8,000 Bitcoin Scam Victims Get Refunds From US Regulator
The U.S. Federal Trade Commission is refunding about 8,000 victims who lost money from investing in two bitcoin scams. The fraudulent schemes promised that investors could turn their cryptocurrency payments of about $100 into $80,000 in monthly income.
Bitcoin Pyramid Schemes’ Victims Get Refunds
The Federal Trade Commission (FTC) has started sending refunds to victims of two cryptocurrency investment scams: Bitcoin Funding Team and My7network.
According to an announcement by the FTC on Wednesday, the two schemes “falsely promised that participants could earn large amounts of money by paying cryptocurrency such as bitcoin or litecoin to enroll in the schemes.” However, the FTC detailed:
Bitcoin Funding Team and My7network were chain referral schemes that depended on the recruitment of new people to make money. In fact, most participants failed to recoup their initial investments.
The FTC is sending 7,964 refunds through Paypal totaling more than $470,000 to victims of the two schemes beginning on Nov. 5. “The average refund is approximately $59. Recipients who receive a refund via Paypal will have 30 days to accept the payment,” the FTC clarified.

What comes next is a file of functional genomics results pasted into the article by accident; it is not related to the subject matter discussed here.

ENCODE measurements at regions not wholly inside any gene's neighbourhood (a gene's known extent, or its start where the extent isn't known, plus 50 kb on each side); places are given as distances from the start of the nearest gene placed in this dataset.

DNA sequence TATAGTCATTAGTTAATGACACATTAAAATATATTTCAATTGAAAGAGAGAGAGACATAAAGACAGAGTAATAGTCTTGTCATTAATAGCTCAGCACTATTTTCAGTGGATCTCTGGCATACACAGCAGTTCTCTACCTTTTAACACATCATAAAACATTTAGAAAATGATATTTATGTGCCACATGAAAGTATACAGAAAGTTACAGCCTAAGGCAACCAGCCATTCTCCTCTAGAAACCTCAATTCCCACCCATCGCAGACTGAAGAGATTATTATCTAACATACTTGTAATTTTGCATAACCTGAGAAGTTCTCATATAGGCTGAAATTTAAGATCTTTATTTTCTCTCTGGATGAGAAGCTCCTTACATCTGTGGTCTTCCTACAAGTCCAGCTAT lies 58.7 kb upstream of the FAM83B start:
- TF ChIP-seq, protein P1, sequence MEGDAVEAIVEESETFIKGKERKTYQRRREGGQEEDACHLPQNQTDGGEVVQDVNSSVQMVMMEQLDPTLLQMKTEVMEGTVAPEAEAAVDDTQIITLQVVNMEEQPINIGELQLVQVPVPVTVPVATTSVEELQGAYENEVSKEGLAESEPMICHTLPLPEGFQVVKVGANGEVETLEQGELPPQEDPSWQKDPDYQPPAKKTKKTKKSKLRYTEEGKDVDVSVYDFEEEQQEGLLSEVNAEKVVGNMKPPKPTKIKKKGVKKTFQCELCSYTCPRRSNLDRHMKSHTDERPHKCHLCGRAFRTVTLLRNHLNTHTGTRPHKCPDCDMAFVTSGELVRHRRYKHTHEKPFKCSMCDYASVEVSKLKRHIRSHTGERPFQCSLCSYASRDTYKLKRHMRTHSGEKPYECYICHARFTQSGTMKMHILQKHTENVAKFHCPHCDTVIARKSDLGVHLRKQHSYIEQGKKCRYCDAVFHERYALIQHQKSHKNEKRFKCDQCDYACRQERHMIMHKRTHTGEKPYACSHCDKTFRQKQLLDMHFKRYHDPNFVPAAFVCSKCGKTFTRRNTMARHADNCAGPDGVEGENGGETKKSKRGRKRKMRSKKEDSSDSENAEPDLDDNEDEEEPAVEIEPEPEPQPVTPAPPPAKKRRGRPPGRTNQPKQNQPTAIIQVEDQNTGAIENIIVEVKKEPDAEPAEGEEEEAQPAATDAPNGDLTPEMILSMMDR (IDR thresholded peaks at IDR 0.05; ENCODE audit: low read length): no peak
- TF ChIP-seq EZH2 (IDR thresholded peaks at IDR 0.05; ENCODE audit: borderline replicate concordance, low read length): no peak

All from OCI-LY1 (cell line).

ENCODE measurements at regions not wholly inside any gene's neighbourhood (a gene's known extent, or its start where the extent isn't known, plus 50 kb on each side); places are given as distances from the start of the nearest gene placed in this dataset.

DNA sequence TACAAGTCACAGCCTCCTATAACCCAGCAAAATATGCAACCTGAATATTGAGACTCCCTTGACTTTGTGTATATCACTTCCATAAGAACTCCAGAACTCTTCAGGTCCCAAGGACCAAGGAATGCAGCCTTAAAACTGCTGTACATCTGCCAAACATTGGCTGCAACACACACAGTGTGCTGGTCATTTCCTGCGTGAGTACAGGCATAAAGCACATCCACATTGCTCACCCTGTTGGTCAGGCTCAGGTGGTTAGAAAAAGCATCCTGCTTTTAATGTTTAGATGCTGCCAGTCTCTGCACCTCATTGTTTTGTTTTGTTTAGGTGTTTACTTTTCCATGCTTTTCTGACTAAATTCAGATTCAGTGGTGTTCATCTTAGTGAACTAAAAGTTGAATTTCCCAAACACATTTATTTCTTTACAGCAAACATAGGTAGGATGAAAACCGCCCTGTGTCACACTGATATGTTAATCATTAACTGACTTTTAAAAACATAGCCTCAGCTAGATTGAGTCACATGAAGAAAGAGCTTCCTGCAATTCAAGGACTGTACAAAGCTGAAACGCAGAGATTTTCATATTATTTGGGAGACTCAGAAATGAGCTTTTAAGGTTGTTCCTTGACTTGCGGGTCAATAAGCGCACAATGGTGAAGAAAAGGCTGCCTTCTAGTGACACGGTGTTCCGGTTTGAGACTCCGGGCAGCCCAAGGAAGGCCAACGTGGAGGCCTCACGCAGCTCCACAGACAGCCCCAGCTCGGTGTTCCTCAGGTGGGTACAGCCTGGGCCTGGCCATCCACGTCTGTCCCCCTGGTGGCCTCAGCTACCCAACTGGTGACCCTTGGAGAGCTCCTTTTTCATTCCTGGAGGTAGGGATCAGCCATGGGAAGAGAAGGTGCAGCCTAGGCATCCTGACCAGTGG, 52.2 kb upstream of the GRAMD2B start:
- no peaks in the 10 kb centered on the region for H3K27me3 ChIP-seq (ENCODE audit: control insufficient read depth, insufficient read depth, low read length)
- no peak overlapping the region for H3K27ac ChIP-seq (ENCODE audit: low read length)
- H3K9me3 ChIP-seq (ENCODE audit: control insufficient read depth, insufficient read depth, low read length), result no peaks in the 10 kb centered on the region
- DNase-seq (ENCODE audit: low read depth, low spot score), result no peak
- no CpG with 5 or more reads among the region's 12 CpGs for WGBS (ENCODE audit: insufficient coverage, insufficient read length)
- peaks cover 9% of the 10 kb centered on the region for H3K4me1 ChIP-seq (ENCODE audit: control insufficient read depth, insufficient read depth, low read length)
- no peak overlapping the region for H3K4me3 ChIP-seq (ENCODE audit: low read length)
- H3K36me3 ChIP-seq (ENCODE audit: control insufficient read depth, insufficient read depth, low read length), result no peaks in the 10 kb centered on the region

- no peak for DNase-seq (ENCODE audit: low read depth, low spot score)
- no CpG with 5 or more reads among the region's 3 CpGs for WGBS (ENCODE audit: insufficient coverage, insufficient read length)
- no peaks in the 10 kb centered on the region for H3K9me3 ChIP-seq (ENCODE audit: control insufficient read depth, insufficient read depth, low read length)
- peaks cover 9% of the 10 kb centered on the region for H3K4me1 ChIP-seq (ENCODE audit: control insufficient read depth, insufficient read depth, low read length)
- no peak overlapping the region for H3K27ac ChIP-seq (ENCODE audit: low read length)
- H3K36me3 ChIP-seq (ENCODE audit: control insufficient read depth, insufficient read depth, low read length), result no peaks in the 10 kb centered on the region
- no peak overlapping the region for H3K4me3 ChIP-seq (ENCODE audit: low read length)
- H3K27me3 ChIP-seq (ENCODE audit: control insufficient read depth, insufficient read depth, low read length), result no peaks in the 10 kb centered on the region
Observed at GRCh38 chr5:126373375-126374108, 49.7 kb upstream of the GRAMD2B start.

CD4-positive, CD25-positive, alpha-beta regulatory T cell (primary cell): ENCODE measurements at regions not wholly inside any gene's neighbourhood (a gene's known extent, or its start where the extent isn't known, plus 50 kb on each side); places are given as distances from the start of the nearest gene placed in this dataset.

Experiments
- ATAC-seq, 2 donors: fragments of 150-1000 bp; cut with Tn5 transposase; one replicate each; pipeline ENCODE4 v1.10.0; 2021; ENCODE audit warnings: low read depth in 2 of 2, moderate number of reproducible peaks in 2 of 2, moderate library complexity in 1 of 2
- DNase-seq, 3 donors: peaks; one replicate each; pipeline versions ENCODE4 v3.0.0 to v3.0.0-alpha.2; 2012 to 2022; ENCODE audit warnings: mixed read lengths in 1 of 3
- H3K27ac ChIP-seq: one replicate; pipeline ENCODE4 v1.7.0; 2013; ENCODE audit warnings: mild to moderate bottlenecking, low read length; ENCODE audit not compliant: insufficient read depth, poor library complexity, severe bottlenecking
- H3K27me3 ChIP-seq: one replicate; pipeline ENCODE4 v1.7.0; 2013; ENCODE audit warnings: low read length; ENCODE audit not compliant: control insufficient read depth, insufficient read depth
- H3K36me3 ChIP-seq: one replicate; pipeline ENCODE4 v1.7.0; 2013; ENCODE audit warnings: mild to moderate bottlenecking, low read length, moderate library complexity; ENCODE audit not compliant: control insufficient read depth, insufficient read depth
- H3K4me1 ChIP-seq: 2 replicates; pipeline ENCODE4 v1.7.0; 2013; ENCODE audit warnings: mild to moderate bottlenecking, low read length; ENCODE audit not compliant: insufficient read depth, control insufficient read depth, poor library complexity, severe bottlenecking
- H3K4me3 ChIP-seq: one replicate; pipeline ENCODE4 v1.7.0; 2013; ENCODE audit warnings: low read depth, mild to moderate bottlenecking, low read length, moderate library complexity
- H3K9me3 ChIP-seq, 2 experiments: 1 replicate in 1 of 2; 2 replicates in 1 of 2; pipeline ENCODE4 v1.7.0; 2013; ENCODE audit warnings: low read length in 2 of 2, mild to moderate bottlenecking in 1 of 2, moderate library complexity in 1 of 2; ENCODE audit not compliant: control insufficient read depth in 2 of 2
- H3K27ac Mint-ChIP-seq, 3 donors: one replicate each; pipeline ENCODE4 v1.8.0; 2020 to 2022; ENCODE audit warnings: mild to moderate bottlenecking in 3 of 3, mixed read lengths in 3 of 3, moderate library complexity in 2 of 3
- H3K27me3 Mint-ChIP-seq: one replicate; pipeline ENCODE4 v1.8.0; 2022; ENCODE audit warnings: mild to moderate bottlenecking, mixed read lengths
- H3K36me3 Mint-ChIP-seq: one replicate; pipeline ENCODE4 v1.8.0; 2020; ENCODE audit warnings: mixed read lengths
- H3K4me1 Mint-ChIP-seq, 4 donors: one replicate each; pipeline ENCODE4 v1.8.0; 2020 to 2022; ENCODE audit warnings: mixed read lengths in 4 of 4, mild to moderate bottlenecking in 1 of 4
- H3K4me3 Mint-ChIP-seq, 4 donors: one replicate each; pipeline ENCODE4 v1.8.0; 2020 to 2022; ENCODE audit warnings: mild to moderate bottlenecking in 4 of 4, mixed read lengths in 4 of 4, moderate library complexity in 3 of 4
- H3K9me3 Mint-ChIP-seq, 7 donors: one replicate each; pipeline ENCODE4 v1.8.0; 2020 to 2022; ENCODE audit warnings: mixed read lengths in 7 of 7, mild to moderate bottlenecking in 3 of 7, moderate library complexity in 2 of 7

The promoters of the two schemes — Thomas Dluca, Louis Gatto, and Eric Pinkston — were shut down in March 2018. They claimed that Bitcoin Funding Team “could turn a payment of the equivalent of just over $100 into $80,000 in monthly income,” the FTC explained, adding that the two schemes were “chain referral schemes — a type of pyramid scheme.”
The FTC alleges that a fourth defendant, Scott Chandler, promoted Bitcoin Funding Team and another deceptive cryptocurrency recruitment scheme called Jetcoin. This scam claimed that investors could double their investment in 50 days, but the FTC says “the scheme failed to deliver on these claims and ceased operation within two months of launching.”
The defendants violated the FTC’s “Act’s prohibition against deceptive acts by misrepresenting the chain referral schemes as bona fide money-making opportunities and by falsely claiming that participants could earn substantial income by participating in the three schemes,” the federal agency explained.
In August last year, the promoters settled with the FTC. As part of their proposed settlements, Dluca would pay $453,932 and Chandler $31,000. “Pinkston also agreed to a $461,035 judgment, which will be suspended upon payment of $29,491, due to his inability to pay the full amount. If he is later found to have misrepresented his finances, he will be required to pay the full amount,” the regulator noted.
In addition to the monetary judgment, all four defendants “are permanently prohibited from operating, participating in, or assisting others in promoting or operating any multi-level marketing program, pyramid, Ponzi, or chain referral scheme,” the FTC stated.
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